The owl and the hat
One of my students, Sebastian, told our Conversation class this experience: “I was on a hike in the Hundred Acre Woods (a forest near campus). It was a beautiful morning. The sun was shining through the tree branches. Suddenly, I heard a wooshing sound near my head. Something attacked my head. And then my hat was gone. I looked up and notice an owl flying away with my hat.”
The Sebastian left the room, and Kenji came in and told this experience: “One day, I was walking in the Hundred Acre Woods. I had a small backpack with my lunch in it. I was wearing a jacket and a baseball hat. All of a sudden, I heard a sound near my head, and before I could look up, an owl took my hat and flew away with it.”
Which of these students, Sebastian or Kenji actually had this experience? Finding this out is the goal of this “Truth or Lie” game. The students love it.
Studying about the reasons for cultural differences
This post may sound like I am contradicting a previous post of March 13th, “Integrated vs Discrete Skills ESL Courses: Advantages of Discrete Skills” Despite my support for segregated skills in general, an integrated skills course with higher-level students who are more homogeneous in ability can be effective and practical.
For an integrated skills 1 course to be effective and engaging to the students, the subject should be something which is inherently appealing to the majority of the students. After all, the students will be spending the course time reading, writing, and talking about the subject.
One subject which has been enthusiastically received by both students and instructors is culture, and more specifically, differences in cultures and the reason for these differences.
Some examples of these are:
-Why are people in western cultures more likely than people from eastern cultures to smile at a stranger standing at a bus stop than?
-In a study of 4-year-olds, why did the Asian children spontaneously share their candy with another child but the American children only reluctantly share when asked.
After the first day of the term a few years ago, I noticed a long line of students outside our Academic ESL (English for Academic Purposes—EAP) director’s office. It was my first day teaching in this program, so, needless to say, I was curious. It turns out these students all felt that they were not in the right level.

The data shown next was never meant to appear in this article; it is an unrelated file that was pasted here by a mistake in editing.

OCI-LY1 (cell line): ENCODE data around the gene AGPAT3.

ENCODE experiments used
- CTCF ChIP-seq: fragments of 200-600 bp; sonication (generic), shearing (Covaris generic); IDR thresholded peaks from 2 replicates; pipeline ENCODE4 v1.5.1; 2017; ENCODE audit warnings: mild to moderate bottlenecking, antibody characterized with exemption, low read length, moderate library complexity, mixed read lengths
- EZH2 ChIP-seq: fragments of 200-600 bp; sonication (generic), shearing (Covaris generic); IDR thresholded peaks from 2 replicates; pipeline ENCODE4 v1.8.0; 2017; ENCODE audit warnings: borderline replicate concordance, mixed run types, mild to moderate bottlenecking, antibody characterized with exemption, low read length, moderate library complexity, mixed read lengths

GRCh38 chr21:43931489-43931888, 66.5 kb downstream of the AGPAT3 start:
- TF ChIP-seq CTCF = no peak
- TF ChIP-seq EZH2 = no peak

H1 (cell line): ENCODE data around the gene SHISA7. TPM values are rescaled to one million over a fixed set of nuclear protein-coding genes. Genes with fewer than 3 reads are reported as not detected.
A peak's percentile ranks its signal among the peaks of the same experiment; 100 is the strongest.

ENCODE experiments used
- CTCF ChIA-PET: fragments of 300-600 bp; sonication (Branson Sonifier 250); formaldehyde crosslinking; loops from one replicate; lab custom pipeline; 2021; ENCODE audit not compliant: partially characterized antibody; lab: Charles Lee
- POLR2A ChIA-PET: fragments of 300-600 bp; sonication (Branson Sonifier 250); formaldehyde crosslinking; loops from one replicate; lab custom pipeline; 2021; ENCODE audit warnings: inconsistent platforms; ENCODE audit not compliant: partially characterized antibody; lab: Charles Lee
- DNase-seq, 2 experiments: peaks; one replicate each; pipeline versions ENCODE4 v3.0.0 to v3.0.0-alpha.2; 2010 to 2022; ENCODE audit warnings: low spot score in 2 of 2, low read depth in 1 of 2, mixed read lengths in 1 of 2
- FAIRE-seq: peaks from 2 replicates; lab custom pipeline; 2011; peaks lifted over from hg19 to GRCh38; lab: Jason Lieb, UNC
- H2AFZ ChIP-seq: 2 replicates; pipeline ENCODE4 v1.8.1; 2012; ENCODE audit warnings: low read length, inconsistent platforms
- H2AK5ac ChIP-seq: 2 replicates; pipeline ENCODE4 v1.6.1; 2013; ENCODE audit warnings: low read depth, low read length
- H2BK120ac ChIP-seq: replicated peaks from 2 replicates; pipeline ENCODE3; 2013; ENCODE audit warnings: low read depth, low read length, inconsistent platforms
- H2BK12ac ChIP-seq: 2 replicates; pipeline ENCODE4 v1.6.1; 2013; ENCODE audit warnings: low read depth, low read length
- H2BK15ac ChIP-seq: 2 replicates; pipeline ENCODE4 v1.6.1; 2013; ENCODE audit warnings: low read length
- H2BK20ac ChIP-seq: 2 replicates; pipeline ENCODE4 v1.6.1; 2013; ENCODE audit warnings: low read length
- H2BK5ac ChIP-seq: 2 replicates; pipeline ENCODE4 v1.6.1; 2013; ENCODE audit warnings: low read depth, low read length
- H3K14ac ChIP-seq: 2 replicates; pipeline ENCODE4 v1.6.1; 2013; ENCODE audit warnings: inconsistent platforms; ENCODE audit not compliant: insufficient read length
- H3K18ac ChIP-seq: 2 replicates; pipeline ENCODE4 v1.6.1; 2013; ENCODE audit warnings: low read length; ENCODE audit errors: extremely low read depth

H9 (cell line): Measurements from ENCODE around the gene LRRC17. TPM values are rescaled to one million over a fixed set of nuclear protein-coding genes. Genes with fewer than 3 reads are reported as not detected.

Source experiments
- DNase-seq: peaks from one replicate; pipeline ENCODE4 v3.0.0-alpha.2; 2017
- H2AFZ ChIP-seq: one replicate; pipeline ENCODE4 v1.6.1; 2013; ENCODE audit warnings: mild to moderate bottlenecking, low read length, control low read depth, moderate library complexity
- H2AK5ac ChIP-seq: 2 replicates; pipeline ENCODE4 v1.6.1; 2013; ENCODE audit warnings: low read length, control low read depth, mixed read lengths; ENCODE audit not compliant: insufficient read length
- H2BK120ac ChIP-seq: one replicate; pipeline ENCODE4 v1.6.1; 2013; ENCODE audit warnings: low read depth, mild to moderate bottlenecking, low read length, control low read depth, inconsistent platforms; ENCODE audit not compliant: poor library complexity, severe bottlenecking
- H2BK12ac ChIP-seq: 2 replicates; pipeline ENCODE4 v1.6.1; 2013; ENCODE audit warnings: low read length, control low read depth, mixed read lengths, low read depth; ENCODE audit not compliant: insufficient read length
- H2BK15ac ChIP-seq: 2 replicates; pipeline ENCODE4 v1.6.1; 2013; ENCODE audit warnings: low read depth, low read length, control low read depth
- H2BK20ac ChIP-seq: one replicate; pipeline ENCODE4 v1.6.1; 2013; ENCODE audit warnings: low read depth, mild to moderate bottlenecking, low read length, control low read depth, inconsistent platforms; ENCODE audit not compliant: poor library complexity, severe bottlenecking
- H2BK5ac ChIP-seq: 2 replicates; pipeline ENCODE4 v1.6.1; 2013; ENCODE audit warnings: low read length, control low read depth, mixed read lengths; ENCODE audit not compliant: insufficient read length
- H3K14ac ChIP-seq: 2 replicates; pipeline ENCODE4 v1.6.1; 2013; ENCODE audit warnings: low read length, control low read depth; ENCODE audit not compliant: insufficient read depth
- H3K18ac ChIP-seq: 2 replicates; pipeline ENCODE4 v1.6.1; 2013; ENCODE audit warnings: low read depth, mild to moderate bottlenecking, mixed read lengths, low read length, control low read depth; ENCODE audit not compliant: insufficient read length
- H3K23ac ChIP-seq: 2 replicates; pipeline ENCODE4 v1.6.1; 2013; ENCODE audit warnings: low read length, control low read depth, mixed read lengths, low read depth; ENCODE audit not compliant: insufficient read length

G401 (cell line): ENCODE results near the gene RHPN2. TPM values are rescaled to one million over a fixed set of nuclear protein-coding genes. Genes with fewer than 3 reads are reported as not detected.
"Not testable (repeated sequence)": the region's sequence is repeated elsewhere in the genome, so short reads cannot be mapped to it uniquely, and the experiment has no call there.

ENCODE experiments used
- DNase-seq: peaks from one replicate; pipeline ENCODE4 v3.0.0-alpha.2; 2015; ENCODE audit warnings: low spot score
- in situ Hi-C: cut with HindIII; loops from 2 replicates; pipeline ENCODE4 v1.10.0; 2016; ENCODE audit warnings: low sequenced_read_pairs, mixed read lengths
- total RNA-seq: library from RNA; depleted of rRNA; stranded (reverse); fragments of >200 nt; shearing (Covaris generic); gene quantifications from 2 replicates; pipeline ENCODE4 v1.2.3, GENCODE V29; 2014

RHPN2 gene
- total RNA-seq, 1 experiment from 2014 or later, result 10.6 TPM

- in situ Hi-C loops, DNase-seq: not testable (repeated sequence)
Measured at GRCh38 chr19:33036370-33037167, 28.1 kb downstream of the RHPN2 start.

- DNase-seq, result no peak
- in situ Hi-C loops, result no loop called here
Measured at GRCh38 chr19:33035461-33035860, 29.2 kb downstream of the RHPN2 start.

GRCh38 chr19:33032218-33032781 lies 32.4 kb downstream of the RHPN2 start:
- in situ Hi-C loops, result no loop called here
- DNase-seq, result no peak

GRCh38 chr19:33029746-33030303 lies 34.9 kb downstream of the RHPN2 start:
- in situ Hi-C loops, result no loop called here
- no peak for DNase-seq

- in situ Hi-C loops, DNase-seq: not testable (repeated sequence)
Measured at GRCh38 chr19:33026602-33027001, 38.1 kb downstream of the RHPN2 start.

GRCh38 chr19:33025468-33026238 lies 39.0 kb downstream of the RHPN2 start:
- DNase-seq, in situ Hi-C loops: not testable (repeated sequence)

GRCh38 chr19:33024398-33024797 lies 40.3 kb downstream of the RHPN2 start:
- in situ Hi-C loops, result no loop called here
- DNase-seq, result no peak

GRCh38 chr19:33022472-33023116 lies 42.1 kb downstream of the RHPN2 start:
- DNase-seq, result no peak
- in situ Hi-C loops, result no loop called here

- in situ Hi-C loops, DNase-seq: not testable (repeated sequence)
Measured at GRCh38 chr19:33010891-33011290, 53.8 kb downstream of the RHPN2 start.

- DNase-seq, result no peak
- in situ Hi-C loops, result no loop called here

I soon discovered that this was a common occurrence on the first day of each term. During that first term for me, we made a change to the format of the courses. After that, students rarely complained about being in the wrong level. And students’ skills improved substantially. Here is what we did.
An important ingredient for making pair work activities successful learning experiences would seem to be active involvement on the part of both members; and it seems obvious that certain tasks would produce more involvement than others. In fact, research has been conducted on the type of communication present when pairs are involved in one-way and two-way tasks.
Effective pair conversation
How to teach ESL conversation
One of the most rewarding aspects of teaching a conversation class is that when you teach your ESL students conversation techniques, you get to hear them talk about their culture, their experiences, opinions and dreams.
A student-centered approach doesn’t mean the teacher just puts students in groups, gives them a topic and tells them to talk about it. It doesn’t even mean that the students are put in pairs (Student A/Student B), given two different “information gap” papers and told to complete the exercise by talking.
A student-centered approach to conversation-skill development is much more than that.
Grammar can be fun, like a puzzle.
During a teacher-training course that I was teaching for American college students who wanted to teach ESL, we were discussing where to put commas. Several of the students said that they decide according to their breath. As they are re-reading something that they had written, if they stop to take a breath, that’s where they put a comma.
Slow reading because of translating
The other day, Mari, an ESL student of mine, asked me if I could help her with an article that she had been assigned for one of her courses. I could see that the article would be quite challenging for her. And I couldn’t help but notice that she had covered the article with translations. It was obvious that she had little confidence that she’d be able to understand any of it unless she translated almost every word, even words she actually knew.
As mentioned in a previous posting (November 2nd ), if student know the purpose of a reading assignment, they tend to read faster because they don’t get bogged down in trying to understand unnecessary details and vocabulary. Also, they are more likely to become tolerant of ambiguity. Included in this posting is a unit (an article and study guide) that begins with a focus on the reason students would read the article.